Upgraded DMR radios to boost US Navy's network communications capacity


General Dynamics (GD) is upgrading its four-channel digital modular radios (DMR) integrated on US Navy vessels with high-frequency dynamic routing (HFDR) software, in a bid to add another four virtual channels.

The new high-frequency virtual channel exploitation software increases the communications capacity of DMR to 16 virtual channels when operated in the HF line-of-sight and ultra-high frequency satellite communications frequencies.

"As the first software-defined radio to be used by the US military, [the] DMR continues to produce long-term cost-effectiveness for the navy."

The upgrades will quadruple the network communications capacity on navy vessels, without the addition of further hardware or modifications to the configuration in shipboard radio rooms.

GD Mission Systems president Chris Marzilli said: "As the first software-defined radio to be used by the US military, [the] DMR continues to produce long-term cost-effectiveness for the navy, because these technology advancements use software, avoiding time-consuming and cost-intensive hardware replacements."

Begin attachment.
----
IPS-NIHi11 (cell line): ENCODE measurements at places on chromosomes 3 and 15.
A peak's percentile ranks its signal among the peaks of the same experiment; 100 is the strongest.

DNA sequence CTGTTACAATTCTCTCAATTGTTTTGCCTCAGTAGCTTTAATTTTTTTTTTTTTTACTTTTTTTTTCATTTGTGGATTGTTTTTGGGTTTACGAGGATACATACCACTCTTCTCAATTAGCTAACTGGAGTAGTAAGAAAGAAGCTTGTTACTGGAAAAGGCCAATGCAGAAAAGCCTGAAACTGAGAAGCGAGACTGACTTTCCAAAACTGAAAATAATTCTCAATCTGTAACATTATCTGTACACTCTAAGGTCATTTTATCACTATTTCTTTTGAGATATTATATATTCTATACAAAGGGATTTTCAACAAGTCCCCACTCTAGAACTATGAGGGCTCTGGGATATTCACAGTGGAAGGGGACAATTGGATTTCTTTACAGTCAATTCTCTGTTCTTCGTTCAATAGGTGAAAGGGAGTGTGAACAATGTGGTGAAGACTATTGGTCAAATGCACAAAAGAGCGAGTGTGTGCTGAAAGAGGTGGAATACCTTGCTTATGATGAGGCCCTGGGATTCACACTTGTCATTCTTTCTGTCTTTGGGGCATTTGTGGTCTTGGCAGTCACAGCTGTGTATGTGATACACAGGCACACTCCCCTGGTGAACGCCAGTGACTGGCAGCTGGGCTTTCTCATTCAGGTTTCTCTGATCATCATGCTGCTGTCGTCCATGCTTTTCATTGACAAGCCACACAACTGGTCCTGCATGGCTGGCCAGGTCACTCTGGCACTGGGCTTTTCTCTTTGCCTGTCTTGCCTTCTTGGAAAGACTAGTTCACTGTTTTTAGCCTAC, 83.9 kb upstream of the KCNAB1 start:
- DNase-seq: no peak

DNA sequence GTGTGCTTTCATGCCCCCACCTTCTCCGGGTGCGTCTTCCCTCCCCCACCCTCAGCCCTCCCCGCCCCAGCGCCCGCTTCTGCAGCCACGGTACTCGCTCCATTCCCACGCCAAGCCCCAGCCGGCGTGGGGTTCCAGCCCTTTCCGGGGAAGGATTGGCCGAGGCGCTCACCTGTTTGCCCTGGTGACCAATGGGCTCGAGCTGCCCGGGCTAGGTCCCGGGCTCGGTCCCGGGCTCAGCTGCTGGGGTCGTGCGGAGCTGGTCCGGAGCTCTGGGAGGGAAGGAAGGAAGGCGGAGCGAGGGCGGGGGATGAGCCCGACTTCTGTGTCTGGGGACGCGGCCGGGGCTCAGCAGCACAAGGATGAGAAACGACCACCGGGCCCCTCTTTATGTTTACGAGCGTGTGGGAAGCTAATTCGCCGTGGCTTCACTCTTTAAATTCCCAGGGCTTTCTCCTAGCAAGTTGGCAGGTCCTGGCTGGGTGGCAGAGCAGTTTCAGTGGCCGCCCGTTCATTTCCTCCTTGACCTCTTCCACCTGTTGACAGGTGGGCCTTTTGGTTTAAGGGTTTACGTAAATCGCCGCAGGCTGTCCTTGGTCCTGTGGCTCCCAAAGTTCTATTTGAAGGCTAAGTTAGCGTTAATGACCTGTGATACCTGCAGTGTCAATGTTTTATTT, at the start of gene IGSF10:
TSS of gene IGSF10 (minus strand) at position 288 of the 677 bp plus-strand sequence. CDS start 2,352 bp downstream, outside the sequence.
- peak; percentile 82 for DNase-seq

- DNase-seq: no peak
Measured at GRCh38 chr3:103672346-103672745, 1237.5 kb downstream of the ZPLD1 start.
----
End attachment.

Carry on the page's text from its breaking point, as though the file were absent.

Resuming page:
GD is also planning to integrate mobile-user objective system waveform into DMR radios, which would provide the same level of voice clarity and connection speeds found on mobiles.

The US Navy installed the DMR on surface and subsurface ships and a range of land-based locations in 1998. Currently, 500 secure, four-channel DMR radios support navy operations worldwide.

Aimed at offering improved functionality and interoperability, the radios accommodate next-generation communications and integrated waveforms, as well as advanced network communications waveforms.